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Court issues a warning about warning clients

By Diane Karpman

Diane Karpman
Karpman

Everybody is raising their eyebrows over Fletcher v. Davis (2004) 33 Cal. 4th 61. Smart lawyers are rushing to redraft their fee agreements to be certain that their liens are valid.

Fletcher involved an oral charging lien, or a lien placed on the prospective proceeds of a judgment/settlement, which can be based on either an hourly or contingency fee. It was an “oral” charging lien only because the obstinate client represented that he would sign the fee agreement, but never did. We may have reached the point where we underestimate our clients. Clients have common sense and know that there are no free lunches. They know that when they receive something of value, they will have to pay for it.

Suddenly, because of Fletcher, lawyers must meet the stringent requirements of Rule of Professional Conduct 3-300 (Adverse Interest) to obtain a lien for work performed. Compliance requires the client’s written consent to the “conflict,” which is caused by the lawyer’s own interest in being paid. Making lawyers jump through hoops to secure payment of liens for services rendered seems odd, especially when they should get kudos for agreeing to delay receiving payment for their services. Charging liens increase client access, benefit consumers and accommodate the needs of economically challenged clients.

The justification for requiring compliance with Rule 3-300 is that liens can give lawyers the ability to delay the clients’ realization of the fruits of the recovery. Charging liens can impair clients’ receipt of the proceeds until disputes over payment of the liens are resolved. Anecdotally, it is clients, not lawyers, who consistently impede lawyers from being paid. They will dispute the whole deal or the lawyers’ receipt of any portion of the recovery. This forces lawyers to maintain the entire “disputed” portion in trust, creating a “waiting game.”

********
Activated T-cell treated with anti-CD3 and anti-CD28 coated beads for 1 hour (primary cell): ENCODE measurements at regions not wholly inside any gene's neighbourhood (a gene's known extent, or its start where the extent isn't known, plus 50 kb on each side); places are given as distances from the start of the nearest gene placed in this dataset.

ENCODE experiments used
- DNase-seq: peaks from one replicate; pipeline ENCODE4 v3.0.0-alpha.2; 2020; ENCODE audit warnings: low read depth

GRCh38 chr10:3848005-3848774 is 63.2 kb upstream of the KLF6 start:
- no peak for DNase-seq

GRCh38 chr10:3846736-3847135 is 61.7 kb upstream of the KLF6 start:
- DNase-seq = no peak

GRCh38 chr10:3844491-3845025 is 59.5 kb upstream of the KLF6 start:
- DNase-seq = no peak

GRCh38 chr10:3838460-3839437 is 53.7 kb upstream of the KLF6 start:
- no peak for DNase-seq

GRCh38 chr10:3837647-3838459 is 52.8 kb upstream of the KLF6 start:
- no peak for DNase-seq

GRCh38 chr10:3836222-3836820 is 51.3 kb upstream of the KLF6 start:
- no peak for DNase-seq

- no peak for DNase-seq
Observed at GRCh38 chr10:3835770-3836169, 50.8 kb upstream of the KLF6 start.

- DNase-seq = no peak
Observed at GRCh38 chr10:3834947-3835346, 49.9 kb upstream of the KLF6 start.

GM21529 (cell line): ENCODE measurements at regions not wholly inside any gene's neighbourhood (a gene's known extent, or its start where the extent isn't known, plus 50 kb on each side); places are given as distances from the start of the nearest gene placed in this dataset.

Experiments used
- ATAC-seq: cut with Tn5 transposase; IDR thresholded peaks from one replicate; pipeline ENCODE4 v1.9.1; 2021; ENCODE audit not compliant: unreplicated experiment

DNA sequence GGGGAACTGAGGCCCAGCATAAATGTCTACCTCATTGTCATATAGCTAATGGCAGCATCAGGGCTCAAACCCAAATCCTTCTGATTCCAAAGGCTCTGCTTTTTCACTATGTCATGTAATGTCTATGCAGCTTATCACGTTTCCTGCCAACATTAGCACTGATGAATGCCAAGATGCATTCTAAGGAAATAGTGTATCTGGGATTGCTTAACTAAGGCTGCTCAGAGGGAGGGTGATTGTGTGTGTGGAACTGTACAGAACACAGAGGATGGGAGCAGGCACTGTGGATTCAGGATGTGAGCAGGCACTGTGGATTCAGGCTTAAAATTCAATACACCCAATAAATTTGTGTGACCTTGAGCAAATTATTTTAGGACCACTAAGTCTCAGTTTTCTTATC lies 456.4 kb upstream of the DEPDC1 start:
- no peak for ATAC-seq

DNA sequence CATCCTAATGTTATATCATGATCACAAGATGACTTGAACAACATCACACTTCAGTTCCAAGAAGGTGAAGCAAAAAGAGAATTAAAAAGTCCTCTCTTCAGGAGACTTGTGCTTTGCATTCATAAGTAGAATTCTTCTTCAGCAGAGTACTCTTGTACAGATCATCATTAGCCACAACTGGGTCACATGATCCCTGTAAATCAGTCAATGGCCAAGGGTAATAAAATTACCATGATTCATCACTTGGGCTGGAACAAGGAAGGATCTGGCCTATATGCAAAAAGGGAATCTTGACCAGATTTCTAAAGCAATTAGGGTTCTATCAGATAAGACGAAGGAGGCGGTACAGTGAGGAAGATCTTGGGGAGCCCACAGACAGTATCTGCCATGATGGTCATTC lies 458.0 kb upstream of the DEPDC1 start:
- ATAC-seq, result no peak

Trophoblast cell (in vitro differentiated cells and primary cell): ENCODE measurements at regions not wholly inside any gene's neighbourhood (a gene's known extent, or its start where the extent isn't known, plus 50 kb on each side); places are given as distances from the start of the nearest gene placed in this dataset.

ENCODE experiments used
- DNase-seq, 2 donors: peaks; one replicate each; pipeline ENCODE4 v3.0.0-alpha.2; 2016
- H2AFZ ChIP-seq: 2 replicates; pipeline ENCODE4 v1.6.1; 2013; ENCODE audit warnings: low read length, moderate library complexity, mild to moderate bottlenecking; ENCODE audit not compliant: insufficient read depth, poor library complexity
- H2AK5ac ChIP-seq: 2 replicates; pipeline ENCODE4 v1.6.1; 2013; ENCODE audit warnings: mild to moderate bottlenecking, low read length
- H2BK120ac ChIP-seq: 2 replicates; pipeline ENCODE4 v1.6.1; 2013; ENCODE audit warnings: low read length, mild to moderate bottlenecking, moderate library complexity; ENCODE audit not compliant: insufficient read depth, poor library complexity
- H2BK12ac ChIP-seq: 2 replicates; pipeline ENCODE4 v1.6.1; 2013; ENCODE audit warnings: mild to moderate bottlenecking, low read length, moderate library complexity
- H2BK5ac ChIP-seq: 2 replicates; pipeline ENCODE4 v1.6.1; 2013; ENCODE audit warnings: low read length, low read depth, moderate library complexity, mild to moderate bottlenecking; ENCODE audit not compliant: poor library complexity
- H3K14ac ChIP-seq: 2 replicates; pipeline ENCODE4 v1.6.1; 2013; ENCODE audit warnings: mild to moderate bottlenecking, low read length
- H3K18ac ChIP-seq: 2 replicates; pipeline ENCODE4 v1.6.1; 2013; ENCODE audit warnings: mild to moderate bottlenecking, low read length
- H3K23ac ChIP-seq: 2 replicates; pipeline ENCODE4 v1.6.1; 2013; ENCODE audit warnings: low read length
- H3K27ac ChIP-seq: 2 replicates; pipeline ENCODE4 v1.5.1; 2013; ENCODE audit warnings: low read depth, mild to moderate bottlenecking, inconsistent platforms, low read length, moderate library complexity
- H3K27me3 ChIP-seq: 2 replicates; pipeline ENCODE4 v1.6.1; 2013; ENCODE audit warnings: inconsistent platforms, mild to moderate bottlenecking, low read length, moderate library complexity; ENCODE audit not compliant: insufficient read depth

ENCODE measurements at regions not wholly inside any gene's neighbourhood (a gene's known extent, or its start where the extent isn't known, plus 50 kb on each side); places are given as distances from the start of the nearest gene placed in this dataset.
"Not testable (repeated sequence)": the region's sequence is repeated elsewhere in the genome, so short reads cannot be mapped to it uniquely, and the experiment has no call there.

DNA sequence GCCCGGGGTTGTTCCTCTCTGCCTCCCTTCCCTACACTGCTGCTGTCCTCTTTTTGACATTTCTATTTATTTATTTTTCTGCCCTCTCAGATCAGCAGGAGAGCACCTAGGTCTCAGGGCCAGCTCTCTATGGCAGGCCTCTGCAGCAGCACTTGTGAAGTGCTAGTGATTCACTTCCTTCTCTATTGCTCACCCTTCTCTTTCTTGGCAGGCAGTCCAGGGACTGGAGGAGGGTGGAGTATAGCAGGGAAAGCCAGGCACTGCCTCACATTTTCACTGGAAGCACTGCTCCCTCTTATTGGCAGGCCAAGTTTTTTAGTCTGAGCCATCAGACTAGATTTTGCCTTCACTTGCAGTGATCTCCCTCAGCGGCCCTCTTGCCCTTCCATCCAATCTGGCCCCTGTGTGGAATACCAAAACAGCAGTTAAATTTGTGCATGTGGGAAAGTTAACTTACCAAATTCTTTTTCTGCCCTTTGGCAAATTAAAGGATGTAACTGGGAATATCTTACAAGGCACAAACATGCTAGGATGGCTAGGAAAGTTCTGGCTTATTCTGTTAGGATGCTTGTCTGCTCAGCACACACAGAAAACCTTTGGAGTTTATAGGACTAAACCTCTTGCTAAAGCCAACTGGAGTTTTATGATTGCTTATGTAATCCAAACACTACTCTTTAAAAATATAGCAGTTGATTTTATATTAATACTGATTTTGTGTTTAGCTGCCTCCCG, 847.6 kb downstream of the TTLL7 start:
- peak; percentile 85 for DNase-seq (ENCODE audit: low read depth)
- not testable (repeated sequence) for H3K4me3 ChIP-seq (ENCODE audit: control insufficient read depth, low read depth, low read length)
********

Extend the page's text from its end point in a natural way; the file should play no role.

The court maintains that this is not “unduly onerous.” Nevertheless, it represents another crack in the fragile attorney-client relationship. Warning a client at the inception of the relationship to consult with counsel because of a lien, and getting consent to it in writing, does not inspire client trust. However, there is an even greater problem occurring. If lawyers continually give clients the cautionary Rule 3-300 warning and get consents at the inception in the fee agreement, any time the relationship changes, or if a client hiccups, then that significant language will lose its importance. Pro forma warnings are antithetical to putting the client on notice. Clients will become immunized to the warnings and they will backfire on the goal of public protection.

Think about the Miranda warning we see on television. The vast number of reported cases in which suspects spill their guts demonstrates that the Miranda warning is not working, or the suspects wouldn’t confess.

Fletcher seems to only apply to prospective hourly fees. But if the reason for requiring the warnings is that a lawyer may impede a client’s realization of the recovery, then that same justification would apply to contingency fee agreements. So, fix all of your fee agreements. Obviously, the writing is on the wall.

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